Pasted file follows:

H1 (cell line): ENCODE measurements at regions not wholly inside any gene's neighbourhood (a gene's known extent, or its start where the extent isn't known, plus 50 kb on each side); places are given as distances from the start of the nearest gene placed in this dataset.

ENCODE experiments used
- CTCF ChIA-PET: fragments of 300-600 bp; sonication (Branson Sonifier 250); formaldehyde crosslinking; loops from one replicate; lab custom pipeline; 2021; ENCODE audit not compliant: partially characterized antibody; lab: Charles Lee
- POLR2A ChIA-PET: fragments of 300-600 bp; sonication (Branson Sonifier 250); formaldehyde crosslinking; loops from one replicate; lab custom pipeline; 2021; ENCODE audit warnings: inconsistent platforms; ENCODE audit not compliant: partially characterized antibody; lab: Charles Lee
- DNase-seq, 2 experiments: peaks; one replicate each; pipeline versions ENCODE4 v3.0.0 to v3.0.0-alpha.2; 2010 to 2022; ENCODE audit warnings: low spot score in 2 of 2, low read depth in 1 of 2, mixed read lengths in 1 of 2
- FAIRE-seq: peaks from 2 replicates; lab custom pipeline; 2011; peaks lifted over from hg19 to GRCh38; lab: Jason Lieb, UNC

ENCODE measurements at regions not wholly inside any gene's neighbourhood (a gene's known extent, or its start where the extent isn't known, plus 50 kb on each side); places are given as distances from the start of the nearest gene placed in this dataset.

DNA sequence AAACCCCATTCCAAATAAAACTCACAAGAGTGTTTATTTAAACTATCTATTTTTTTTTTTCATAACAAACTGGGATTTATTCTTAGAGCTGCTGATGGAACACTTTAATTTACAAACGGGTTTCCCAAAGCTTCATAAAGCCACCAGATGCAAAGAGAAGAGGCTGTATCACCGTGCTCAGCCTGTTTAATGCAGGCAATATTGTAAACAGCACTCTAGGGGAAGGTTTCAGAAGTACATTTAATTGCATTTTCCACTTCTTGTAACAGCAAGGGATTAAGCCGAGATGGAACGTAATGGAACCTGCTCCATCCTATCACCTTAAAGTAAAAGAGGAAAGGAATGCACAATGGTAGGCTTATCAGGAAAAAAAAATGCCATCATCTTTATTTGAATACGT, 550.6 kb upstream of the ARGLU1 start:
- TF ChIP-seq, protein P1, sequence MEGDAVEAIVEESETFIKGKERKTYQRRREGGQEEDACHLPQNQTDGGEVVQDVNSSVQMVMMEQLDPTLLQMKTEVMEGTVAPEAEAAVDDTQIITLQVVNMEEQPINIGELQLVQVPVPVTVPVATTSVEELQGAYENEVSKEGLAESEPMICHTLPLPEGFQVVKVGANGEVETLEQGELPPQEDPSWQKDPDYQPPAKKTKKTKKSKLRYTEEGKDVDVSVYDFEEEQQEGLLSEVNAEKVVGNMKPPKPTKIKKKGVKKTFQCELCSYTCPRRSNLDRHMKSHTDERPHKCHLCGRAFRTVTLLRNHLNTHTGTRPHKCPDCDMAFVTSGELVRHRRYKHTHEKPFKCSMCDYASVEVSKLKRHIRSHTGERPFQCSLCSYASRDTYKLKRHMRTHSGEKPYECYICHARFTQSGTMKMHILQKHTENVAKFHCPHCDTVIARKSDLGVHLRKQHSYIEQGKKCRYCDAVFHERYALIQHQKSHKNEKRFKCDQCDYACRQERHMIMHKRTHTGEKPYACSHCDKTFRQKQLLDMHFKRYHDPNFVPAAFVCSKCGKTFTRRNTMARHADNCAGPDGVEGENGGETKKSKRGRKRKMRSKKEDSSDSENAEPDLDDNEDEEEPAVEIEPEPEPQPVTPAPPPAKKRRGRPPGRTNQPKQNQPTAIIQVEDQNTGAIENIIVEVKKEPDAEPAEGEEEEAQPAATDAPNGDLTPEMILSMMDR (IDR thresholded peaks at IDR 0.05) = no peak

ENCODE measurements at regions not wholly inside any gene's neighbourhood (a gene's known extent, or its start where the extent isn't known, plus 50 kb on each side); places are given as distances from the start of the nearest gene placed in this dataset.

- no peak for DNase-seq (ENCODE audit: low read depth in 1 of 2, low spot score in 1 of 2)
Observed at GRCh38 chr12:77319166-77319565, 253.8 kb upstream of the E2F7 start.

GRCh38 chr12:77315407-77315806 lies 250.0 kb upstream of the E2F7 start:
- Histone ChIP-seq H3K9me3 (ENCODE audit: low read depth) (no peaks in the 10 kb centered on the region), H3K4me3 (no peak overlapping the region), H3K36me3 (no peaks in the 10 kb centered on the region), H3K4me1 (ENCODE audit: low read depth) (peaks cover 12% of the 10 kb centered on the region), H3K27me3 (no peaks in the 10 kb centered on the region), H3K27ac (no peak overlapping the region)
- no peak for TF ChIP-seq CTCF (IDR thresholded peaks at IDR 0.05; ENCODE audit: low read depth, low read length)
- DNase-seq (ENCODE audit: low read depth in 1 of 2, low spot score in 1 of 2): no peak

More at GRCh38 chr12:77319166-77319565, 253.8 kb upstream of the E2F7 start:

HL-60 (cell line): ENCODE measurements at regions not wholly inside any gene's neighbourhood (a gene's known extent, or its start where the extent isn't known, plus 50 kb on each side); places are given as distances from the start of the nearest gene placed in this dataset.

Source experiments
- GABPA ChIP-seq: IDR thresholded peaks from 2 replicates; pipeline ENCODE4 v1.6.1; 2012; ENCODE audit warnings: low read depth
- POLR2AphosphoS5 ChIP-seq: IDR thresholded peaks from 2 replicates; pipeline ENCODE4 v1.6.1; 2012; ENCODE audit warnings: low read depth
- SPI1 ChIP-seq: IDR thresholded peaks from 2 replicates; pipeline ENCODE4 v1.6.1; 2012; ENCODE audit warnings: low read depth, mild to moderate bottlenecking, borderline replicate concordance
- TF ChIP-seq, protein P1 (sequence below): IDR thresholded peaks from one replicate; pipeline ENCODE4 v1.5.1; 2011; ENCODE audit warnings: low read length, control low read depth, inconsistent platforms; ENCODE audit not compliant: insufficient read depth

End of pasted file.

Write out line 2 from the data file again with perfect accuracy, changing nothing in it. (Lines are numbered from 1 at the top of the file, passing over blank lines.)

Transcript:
ENCODE experiments used